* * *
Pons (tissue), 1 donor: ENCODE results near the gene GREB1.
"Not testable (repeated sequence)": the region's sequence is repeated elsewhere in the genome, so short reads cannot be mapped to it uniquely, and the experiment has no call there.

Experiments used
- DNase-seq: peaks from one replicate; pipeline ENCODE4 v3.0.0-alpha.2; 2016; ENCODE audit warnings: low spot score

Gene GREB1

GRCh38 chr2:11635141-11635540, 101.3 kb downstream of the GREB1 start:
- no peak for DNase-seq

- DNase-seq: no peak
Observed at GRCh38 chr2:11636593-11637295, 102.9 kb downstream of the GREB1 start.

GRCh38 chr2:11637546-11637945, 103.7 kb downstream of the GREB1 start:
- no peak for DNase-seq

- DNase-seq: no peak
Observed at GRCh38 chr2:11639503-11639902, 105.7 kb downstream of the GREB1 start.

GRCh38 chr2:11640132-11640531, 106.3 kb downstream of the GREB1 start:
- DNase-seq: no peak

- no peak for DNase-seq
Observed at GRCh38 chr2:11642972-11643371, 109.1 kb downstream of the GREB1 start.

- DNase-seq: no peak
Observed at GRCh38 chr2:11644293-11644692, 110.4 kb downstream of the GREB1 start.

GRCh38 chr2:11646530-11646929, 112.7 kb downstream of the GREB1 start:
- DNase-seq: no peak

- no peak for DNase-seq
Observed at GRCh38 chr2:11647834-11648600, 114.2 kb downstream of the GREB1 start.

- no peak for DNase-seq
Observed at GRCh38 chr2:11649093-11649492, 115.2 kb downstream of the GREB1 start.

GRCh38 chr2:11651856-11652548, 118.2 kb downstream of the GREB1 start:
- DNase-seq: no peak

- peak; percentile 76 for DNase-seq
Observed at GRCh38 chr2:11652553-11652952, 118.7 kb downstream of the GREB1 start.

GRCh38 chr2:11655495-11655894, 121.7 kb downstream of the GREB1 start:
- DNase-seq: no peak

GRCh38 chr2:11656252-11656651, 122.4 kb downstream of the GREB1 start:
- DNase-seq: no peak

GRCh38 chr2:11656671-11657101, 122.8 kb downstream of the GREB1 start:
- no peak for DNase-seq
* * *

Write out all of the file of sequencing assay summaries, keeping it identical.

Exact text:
Pons (tissue), 1 donor: ENCODE results near the gene GREB1.
"Not testable (repeated sequence)": the region's sequence is repeated elsewhere in the genome, so short reads cannot be mapped to it uniquely, and the experiment has no call there.

Experiments used
- DNase-seq: peaks from one replicate; pipeline ENCODE4 v3.0.0-alpha.2; 2016; ENCODE audit warnings: low spot score

Gene GREB1

GRCh38 chr2:11635141-11635540, 101.3 kb downstream of the GREB1 start:
- no peak for DNase-seq

- DNase-seq: no peak
Observed at GRCh38 chr2:11636593-11637295, 102.9 kb downstream of the GREB1 start.

GRCh38 chr2:11637546-11637945, 103.7 kb downstream of the GREB1 start:
- no peak for DNase-seq

- DNase-seq: no peak
Observed at GRCh38 chr2:11639503-11639902, 105.7 kb downstream of the GREB1 start.

GRCh38 chr2:11640132-11640531, 106.3 kb downstream of the GREB1 start:
- DNase-seq: no peak

- no peak for DNase-seq
Observed at GRCh38 chr2:11642972-11643371, 109.1 kb downstream of the GREB1 start.

- DNase-seq: no peak
Observed at GRCh38 chr2:11644293-11644692, 110.4 kb downstream of the GREB1 start.

GRCh38 chr2:11646530-11646929, 112.7 kb downstream of the GREB1 start:
- DNase-seq: no peak

- no peak for DNase-seq
Observed at GRCh38 chr2:11647834-11648600, 114.2 kb downstream of the GREB1 start.

- no peak for DNase-seq
Observed at GRCh38 chr2:11649093-11649492, 115.2 kb downstream of the GREB1 start.

GRCh38 chr2:11651856-11652548, 118.2 kb downstream of the GREB1 start:
- DNase-seq: no peak

- peak; percentile 76 for DNase-seq
Observed at GRCh38 chr2:11652553-11652952, 118.7 kb downstream of the GREB1 start.

GRCh38 chr2:11655495-11655894, 121.7 kb downstream of the GREB1 start:
- DNase-seq: no peak

GRCh38 chr2:11656252-11656651, 122.4 kb downstream of the GREB1 start:
- DNase-seq: no peak

GRCh38 chr2:11656671-11657101, 122.8 kb downstream of the GREB1 start:
- no peak for DNase-seq